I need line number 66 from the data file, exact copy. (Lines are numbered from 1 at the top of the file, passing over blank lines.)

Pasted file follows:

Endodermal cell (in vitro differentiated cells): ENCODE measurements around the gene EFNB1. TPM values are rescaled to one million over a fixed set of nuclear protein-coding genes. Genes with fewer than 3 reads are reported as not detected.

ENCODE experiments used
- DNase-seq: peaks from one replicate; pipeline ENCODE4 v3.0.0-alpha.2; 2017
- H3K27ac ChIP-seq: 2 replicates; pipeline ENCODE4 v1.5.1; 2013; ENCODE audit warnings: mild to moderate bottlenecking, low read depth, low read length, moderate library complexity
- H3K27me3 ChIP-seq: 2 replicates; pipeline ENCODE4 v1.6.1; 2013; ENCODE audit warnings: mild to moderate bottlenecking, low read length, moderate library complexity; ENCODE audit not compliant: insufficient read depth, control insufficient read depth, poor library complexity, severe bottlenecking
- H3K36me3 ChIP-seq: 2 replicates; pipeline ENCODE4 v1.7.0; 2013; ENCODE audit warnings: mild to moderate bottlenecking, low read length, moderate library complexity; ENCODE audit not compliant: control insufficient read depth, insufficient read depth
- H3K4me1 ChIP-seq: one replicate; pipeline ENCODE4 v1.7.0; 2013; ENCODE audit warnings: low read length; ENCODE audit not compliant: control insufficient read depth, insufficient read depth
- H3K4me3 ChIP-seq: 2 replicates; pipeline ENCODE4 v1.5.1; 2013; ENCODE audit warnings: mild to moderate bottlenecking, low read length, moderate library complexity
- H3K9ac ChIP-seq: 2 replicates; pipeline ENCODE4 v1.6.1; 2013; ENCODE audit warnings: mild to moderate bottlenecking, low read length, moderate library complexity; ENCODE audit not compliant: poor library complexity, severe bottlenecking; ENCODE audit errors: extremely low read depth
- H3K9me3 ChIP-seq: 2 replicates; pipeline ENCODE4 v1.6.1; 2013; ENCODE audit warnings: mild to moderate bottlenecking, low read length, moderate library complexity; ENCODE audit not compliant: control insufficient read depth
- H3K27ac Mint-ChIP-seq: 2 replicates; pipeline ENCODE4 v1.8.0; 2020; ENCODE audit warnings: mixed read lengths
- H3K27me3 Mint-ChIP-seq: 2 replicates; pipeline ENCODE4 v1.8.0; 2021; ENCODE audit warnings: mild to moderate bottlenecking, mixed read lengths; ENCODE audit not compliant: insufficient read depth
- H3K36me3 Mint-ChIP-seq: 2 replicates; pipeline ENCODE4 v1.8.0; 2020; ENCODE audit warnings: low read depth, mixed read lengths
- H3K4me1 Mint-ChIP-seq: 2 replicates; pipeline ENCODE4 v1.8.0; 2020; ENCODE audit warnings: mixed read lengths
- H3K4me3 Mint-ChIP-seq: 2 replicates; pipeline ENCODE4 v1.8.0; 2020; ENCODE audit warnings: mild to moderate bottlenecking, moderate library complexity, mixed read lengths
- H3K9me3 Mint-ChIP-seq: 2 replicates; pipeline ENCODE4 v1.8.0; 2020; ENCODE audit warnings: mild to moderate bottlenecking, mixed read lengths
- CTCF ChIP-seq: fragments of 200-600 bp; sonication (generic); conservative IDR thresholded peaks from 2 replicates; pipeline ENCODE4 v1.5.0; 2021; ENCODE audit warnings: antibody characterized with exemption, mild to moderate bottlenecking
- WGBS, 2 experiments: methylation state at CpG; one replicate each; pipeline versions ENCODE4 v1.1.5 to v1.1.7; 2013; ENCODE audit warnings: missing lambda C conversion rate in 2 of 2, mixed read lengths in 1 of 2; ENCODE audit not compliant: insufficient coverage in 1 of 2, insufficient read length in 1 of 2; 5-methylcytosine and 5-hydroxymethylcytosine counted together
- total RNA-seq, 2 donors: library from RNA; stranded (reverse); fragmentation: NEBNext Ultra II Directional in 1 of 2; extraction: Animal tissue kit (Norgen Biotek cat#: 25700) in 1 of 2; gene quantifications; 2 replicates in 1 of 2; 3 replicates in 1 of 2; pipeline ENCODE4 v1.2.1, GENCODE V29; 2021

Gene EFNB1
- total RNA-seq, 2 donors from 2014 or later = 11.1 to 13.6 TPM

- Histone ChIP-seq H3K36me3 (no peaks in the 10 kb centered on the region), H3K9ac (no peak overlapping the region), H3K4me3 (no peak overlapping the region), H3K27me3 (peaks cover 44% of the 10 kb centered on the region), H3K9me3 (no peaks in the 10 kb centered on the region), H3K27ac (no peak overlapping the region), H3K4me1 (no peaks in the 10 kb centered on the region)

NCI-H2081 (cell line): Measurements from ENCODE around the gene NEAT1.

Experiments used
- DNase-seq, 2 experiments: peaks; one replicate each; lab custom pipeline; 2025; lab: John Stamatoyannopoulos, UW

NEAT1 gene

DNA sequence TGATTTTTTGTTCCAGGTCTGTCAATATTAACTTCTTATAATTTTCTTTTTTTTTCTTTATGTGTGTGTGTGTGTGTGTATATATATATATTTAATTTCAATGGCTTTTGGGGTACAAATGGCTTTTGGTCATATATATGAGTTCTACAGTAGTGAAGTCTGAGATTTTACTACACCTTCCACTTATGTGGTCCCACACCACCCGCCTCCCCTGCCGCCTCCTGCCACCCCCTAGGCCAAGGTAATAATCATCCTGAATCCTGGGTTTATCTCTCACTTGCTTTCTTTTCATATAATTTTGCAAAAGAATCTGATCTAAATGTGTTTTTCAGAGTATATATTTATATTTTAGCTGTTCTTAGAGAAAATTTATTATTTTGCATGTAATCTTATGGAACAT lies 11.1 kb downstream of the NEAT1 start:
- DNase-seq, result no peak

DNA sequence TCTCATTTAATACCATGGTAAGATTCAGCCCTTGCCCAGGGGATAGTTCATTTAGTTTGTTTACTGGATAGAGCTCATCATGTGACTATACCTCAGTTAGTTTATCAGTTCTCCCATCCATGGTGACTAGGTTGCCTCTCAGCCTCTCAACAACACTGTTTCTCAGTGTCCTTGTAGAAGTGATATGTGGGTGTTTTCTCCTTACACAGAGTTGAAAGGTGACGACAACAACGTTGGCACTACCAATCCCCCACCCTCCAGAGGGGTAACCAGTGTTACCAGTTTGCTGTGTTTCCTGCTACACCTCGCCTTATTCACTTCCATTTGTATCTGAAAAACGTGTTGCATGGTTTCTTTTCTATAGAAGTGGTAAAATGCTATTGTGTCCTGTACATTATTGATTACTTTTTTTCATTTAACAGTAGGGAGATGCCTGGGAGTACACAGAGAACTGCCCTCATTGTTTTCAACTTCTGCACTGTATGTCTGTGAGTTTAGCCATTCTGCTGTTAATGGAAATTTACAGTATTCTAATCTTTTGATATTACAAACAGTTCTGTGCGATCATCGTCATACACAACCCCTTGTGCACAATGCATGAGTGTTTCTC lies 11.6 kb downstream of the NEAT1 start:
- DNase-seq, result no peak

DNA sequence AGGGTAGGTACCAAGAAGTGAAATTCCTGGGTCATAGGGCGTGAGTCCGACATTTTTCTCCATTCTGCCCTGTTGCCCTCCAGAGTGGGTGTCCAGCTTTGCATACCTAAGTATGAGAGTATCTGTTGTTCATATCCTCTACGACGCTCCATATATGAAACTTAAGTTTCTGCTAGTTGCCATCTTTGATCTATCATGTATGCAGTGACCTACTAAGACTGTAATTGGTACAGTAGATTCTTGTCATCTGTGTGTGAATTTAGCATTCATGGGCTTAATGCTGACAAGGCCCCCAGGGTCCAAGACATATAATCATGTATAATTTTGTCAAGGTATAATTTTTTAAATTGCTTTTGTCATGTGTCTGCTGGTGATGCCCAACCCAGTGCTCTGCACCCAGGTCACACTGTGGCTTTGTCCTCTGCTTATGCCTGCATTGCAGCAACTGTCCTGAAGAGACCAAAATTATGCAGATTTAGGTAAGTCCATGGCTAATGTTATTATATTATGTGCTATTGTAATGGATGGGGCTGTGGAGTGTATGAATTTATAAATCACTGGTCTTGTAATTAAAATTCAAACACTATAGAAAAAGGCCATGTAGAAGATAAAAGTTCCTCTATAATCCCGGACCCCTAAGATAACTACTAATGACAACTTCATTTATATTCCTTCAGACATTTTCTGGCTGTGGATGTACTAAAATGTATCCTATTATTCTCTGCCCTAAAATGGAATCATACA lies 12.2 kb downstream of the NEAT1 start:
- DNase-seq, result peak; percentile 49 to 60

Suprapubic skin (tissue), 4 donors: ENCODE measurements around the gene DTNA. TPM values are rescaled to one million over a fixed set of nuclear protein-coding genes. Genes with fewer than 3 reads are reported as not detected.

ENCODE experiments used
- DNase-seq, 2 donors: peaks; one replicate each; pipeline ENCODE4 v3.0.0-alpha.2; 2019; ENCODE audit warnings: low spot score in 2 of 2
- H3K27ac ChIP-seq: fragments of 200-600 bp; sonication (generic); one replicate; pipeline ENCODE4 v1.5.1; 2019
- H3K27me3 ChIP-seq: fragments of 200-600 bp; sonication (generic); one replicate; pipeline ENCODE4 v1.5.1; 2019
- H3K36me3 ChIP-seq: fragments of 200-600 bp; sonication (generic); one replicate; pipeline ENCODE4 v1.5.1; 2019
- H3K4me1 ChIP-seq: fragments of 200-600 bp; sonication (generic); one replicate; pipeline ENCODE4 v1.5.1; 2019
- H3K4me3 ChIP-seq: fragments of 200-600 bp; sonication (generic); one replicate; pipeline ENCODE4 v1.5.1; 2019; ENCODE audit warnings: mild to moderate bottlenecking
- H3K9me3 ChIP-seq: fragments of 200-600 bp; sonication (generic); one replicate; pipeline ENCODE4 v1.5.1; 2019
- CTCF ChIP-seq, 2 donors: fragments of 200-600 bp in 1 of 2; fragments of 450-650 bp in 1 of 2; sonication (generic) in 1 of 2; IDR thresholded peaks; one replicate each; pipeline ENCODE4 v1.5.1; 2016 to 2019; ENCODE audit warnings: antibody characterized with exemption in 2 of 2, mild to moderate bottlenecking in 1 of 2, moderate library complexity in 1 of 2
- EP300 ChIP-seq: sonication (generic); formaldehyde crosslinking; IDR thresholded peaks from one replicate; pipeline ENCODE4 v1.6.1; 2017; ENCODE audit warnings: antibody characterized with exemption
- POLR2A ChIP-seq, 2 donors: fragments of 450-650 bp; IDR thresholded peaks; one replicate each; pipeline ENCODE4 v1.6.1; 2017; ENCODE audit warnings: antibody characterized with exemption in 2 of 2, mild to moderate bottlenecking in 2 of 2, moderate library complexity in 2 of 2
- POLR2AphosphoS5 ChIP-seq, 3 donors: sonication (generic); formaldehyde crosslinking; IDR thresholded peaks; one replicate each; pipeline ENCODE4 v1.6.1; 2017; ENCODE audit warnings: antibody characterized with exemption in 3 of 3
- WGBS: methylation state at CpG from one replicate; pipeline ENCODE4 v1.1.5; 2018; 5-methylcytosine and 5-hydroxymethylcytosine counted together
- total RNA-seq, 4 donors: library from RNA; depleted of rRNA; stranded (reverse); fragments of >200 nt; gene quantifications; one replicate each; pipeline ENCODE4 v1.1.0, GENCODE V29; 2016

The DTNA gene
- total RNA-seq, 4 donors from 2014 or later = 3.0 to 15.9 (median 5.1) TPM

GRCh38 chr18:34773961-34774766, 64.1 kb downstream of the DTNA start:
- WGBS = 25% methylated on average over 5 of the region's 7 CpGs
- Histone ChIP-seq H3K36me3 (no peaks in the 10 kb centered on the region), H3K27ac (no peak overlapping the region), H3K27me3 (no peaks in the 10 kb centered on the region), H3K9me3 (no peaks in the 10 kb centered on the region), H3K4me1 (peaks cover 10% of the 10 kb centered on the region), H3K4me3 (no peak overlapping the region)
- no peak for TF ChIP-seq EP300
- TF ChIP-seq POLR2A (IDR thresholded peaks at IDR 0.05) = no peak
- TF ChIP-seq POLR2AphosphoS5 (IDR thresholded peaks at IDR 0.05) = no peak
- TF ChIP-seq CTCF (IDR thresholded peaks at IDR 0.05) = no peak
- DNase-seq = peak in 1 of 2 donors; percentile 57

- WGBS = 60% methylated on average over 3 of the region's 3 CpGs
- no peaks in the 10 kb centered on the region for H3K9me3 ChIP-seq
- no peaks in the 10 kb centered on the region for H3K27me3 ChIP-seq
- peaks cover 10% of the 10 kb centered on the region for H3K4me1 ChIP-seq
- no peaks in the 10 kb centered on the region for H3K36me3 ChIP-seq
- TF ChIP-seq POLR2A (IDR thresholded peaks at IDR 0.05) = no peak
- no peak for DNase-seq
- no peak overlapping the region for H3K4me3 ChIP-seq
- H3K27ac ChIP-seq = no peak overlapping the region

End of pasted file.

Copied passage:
- H3K27ac ChIP-seq = no peak overlapping the region